“Liposomes are already well established as an extremely effective drug-delivery system,” says Wei Deng, lead author of the study. “Made out of similar material as cell membranes, these ‘bubbles’ are relatively simple to prepare, can be filled with appropriate medications and then injected into specific parts of the body. The issue however, is in controlling the timely release of the drug from the liposome.”

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Jul 16, 2018

Heat Making You Lethargic? Research Shows It Can Slow Your Brain, Too

Posted by in categories: health, mathematics, neuroscience

Summer Heat Waves Can Slow Our Thinking : Shots — Health News Hot weather can influence cognitive performance, according to new research. Young adults living in non-air-conditioned dorms during a heat wave performed worse on math and attention tests.

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Jul 16, 2018

Chinese Researchers Achieve Stunning Quantum Entanglement Record

Posted by in categories: particle physics, quantum physics

A team at the University of Science and Technology of China packed three qubits into each of six particles to pull off the unprecedented feat.

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Jul 16, 2018

Cancer cells engineered with CRISPR slay their own kin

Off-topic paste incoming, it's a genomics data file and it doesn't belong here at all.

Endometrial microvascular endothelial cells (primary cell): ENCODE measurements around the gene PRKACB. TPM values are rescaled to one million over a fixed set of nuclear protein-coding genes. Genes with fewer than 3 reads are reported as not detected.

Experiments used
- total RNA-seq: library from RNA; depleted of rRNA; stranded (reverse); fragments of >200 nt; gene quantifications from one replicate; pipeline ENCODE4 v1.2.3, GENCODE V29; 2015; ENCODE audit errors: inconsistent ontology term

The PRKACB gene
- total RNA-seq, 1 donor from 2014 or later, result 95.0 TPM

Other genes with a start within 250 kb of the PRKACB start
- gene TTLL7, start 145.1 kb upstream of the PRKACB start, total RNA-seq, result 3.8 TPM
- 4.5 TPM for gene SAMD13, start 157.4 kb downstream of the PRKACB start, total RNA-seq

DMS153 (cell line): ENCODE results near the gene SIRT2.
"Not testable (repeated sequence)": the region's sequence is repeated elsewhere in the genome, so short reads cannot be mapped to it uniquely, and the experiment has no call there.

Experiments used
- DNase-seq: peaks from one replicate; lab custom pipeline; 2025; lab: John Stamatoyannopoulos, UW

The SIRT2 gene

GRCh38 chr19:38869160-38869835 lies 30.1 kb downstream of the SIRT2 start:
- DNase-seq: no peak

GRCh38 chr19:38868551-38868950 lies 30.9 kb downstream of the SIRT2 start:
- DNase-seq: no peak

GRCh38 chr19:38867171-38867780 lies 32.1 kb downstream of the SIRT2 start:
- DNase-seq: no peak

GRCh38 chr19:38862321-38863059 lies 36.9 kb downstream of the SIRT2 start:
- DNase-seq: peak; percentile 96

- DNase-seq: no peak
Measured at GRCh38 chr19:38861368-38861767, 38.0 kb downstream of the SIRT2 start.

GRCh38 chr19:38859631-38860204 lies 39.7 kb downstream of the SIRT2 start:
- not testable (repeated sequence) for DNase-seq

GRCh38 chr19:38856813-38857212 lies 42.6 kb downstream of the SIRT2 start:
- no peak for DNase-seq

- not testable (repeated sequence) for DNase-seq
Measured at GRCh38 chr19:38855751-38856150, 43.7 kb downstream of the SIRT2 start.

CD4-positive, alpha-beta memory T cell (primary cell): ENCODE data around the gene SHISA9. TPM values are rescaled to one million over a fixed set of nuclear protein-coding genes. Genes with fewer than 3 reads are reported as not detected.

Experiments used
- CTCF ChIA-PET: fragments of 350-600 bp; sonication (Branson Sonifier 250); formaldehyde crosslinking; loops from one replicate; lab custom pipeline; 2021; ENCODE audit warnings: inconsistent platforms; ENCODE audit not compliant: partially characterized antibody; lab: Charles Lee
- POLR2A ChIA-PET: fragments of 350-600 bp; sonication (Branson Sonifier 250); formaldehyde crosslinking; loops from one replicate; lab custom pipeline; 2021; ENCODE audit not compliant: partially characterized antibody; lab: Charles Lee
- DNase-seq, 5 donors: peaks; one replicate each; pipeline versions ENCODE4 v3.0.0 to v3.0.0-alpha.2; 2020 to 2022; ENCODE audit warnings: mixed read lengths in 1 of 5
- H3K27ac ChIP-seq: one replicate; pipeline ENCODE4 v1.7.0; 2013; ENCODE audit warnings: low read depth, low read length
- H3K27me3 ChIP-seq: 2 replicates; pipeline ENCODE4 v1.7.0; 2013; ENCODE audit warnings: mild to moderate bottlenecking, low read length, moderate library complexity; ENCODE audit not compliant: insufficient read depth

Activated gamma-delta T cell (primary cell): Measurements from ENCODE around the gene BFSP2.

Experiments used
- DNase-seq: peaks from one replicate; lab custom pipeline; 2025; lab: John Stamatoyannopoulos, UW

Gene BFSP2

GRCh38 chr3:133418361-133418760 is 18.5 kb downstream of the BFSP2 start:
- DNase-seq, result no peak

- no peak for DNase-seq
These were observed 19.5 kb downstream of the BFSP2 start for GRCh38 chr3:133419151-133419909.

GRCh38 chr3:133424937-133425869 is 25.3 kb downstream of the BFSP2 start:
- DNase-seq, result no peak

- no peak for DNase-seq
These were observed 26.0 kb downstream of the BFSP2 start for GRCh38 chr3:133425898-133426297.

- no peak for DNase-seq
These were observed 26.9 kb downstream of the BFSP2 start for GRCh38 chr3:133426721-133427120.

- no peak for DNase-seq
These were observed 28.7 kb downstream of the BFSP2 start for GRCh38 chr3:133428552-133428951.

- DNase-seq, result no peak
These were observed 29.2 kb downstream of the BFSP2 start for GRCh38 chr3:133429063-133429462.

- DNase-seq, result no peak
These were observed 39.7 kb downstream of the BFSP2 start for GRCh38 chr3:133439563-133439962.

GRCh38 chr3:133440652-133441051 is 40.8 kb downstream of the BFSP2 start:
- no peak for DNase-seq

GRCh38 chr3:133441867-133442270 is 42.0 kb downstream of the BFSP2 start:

Posted by in category: biotech/medical

Scientists can program the stealth cells to die before creating new tumors.

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Jul 16, 2018

An Amazing Airplane Engine Powered Motorcycle Sporting Hubless Wheels and True Sci-Fi Style

Posted by in category: transportation

Former F1 racer and designer Taso Marques has created the TMC Dumont, an incredibly sleek, low-to-the-ground motorcycle that sports an airplane engine and giant silver wheels without hubs, looking very much like something out of a science fiction film. The bike made its debut at Daytona Bike Week in March 2018 and won all sorts of admiration and accolades for its design.

Here’s a behind-the-scenes look at the assembly of the TMC Dumont Motorcycle.

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Jul 16, 2018

Leg Exercise is Critical to Brain and Nervous System Health

Posted by in categories: biotech/medical, chemistry, food, health, neuroscience

Groundbreaking research shows that neurological health depends as much on signals sent by the body’s large, leg muscles to the brain as it does on directives from the brain to the muscles. Published today in Frontiers in Neuroscience, the study fundamentally alters brain and nervous system medicine — giving doctors new clues as to why patients with motor neuron disease, multiple sclerosis, spinal muscular atrophy and other neurological diseases often rapidly decline when their movement becomes limited.

“Our study supports the notion that people who are unable to do load-bearing exercises — such as patients who are bed-ridden, or even astronauts on extended travel — not only lose muscle mass, but their body chemistry is altered at the cellular level and even their nervous system is adversely impacted,” says Dr. Raffaella Adami from the Università degli Studi di Milano, Italy.

The study involved restricting mice from using their hind legs, but not their front legs, over a period of 28 days. The mice continued to eat and groom normally and did not exhibit stress. At the end of the trial, the researchers examined an area of the brain called the sub-ventricular zone, which in many mammals has the role of maintaining nerve cell health. It is also the area where neural stem cells produce new neurons.